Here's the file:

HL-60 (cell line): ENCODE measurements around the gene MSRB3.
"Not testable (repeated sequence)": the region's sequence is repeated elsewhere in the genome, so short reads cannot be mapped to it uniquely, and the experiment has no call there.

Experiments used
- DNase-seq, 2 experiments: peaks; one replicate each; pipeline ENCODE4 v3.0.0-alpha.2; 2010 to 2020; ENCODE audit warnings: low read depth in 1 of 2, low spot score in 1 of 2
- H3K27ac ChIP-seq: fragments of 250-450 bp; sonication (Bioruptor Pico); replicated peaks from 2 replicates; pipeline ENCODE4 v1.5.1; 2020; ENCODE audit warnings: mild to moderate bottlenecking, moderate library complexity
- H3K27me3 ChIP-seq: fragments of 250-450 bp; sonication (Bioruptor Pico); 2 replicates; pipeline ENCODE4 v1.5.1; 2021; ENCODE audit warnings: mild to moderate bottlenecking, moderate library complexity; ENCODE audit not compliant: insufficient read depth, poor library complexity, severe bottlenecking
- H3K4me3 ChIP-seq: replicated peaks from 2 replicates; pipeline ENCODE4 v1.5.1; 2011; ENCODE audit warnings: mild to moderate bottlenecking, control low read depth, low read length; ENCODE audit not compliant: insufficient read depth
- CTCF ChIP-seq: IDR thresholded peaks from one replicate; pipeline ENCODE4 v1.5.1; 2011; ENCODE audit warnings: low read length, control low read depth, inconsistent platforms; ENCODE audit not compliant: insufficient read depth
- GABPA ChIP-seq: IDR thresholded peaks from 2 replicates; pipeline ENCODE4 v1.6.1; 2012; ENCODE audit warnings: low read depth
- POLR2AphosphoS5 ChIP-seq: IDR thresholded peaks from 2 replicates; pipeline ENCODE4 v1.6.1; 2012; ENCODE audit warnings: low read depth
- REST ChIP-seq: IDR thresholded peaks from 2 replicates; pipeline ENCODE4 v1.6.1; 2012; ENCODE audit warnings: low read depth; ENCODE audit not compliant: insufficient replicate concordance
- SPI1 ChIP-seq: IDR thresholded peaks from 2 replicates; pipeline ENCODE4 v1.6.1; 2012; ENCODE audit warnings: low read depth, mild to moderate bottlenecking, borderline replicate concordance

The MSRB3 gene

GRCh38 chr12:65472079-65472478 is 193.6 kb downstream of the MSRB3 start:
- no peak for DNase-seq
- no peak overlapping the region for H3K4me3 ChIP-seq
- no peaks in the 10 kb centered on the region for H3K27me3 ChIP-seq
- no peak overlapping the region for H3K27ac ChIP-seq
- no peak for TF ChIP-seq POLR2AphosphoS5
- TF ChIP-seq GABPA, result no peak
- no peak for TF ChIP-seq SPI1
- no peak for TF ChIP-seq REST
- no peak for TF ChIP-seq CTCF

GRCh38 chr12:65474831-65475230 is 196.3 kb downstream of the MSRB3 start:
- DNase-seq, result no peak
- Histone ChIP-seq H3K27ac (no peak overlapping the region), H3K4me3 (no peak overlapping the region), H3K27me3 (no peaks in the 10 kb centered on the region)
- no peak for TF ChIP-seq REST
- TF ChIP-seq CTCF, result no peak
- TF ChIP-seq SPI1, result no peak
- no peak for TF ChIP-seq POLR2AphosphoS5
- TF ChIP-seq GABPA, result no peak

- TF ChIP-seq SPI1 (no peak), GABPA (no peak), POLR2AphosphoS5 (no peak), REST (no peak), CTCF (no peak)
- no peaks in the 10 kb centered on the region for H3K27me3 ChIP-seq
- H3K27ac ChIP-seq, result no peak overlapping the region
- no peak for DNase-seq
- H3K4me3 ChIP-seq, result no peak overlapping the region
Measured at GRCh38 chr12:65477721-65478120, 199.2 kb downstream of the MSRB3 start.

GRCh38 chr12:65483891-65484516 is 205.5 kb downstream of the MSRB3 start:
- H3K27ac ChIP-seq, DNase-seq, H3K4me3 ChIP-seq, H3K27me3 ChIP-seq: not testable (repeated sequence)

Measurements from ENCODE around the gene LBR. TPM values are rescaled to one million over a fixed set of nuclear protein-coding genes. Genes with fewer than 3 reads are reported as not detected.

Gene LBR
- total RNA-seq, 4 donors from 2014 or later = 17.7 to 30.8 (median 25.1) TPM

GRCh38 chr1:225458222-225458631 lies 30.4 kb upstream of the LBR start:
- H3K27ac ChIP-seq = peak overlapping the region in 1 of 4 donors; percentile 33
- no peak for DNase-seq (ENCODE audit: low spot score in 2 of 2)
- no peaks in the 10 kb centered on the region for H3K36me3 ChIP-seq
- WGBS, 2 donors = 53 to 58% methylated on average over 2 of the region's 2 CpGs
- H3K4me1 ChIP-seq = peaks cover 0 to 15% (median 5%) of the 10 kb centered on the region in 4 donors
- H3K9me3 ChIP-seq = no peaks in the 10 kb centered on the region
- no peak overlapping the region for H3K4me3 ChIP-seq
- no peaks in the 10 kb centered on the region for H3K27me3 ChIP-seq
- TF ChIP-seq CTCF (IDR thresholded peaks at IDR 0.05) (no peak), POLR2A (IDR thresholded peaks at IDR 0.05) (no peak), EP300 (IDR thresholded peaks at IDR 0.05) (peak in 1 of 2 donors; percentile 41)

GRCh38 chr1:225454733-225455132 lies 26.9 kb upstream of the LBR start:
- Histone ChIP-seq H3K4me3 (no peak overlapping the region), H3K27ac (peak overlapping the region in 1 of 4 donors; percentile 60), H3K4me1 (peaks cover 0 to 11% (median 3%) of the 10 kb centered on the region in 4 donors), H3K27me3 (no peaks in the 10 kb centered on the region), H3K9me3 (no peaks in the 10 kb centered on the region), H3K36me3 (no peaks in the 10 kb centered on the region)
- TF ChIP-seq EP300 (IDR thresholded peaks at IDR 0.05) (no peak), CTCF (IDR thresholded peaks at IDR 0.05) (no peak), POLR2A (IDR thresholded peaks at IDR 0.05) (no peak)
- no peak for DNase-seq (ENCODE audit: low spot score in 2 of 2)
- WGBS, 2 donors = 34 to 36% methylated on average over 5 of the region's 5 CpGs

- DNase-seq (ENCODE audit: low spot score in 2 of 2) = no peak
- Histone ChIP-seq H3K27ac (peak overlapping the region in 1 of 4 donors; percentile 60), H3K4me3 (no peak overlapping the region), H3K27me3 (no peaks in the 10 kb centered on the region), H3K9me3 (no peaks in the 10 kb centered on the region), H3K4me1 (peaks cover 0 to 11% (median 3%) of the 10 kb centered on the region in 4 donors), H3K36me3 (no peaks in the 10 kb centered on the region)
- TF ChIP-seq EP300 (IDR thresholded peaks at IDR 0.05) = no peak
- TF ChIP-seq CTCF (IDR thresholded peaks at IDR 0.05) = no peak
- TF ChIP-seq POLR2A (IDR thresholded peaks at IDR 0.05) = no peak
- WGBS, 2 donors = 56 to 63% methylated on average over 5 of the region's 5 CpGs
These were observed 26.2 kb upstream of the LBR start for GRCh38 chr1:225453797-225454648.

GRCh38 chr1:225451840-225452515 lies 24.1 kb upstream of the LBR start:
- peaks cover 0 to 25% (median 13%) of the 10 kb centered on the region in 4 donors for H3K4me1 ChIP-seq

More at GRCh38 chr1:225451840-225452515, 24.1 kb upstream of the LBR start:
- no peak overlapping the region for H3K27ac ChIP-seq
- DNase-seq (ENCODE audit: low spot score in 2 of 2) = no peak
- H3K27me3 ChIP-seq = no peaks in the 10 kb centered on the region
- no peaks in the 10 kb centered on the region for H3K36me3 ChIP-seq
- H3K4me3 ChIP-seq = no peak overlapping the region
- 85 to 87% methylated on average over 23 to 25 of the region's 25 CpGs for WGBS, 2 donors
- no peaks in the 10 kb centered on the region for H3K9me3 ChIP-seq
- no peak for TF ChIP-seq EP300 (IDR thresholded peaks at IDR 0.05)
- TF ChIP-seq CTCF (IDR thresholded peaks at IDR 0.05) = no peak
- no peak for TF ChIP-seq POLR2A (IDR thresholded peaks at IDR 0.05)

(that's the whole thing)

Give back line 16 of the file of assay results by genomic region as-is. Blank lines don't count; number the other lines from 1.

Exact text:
- no peak overlapping the region for H3K4me3 ChIP-seq